By Ian Thomsen
May 19, 2010

ORLANDO -- I believe! I do believe, and I shall doubt no more. The undersigned hereby acknowledges that these elderly Boston Celtics can and possibly should win an 18th championship next month.

As we close in upon yet another Celtics-Lakers sequel -- now that Boston is returning home with a 2-0 lead following its 95-92 win Tuesday over the Magic in Game 2 of the Eastern finals -- let me start by pointing out (defensively) that I opened the season picking Boston for the title. But confession is a gift that keeps on giving, especially when you can Google back to find the many times I expressed doubt about the Celtics postseason chances while they were going 27-27 after Christmas.

"The things that were said were probably deserving," said Celtics captain Paul Pierce with magnanimity after scoring 28 points Tuesday. "We didn't play well, we didn't play consistent. So a lot of the flak we got, we probably deserved."

Now they deserve just the opposite. They have more weapons across their starting lineup than the championship team of two years ago, as Pierce (28 points overall) and Rajon Rondo (25 points and 8 assists) demonstrated throughout Game 2 as the Celtics systematically spread the floor to exploit seams and mismatches.

"The feeling of the team right now is just focus," said Pierce. "Only thing we did was win two games; in order to get to the NBA Finals, you have to win four. This is a team that doesn't take that stuff for granted or get overjoyous for two wins."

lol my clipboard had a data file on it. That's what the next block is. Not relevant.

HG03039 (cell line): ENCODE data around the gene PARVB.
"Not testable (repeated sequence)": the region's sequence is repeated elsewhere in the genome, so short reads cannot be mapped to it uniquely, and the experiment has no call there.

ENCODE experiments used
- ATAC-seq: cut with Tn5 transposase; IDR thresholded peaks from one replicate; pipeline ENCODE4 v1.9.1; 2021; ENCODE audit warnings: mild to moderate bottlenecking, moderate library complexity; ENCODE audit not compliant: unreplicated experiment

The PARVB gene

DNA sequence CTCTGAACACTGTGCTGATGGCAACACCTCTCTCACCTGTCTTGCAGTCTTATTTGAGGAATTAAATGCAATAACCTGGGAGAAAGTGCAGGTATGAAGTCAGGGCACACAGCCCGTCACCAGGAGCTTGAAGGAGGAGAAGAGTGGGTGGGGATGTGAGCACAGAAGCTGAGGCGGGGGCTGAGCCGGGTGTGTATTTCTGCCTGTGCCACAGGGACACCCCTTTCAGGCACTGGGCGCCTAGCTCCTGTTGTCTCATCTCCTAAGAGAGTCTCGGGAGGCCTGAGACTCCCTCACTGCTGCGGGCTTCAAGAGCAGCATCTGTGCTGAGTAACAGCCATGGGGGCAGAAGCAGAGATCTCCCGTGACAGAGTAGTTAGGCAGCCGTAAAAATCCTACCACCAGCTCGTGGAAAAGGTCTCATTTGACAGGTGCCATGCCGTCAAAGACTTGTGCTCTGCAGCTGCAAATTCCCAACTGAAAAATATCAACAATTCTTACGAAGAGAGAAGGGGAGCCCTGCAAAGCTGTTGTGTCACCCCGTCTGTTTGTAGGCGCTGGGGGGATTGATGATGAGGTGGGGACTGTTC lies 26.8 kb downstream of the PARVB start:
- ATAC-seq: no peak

Throughout his postgame interview Pierce spoke with humility, even after he'd outscored his hosts 9-5 out of the gate to demonstrate the Celtics were seeking a sweep of their homecourt. But his official Twitter page had a provacative message that read "Anybody got a BROOM?" The company that manages Pierce's Twitter account said it was hacked into and the post has since been taken down.

However, media and players still questioned Orlando's Dwight Howard about the tweet.

"Am I supposed to comment on that?" said Howard, who scored 30 points (9 of 13) on a night when any teammate who wasn't a center was combining to shoot 18 for 57 (31.6 percent). "They only won two games. Pride comes before a fall, just know that."

But look how they've won those two games and how they've won the last five overall against Orlando and Cleveland, the top two seeds in the East and arguably two of the top three contenders (along with the Lakers) as the playoffs began. This is the longest Celtics winning streak since they won 11 straight through Dec. 14, more than five months ago.

"We're becoming [the] team that started the season, more than the team that played in the middle to the end of the season," said Celtics coach Doc Rivers. "The team that started the season was pretty good. I would like to think we're that team."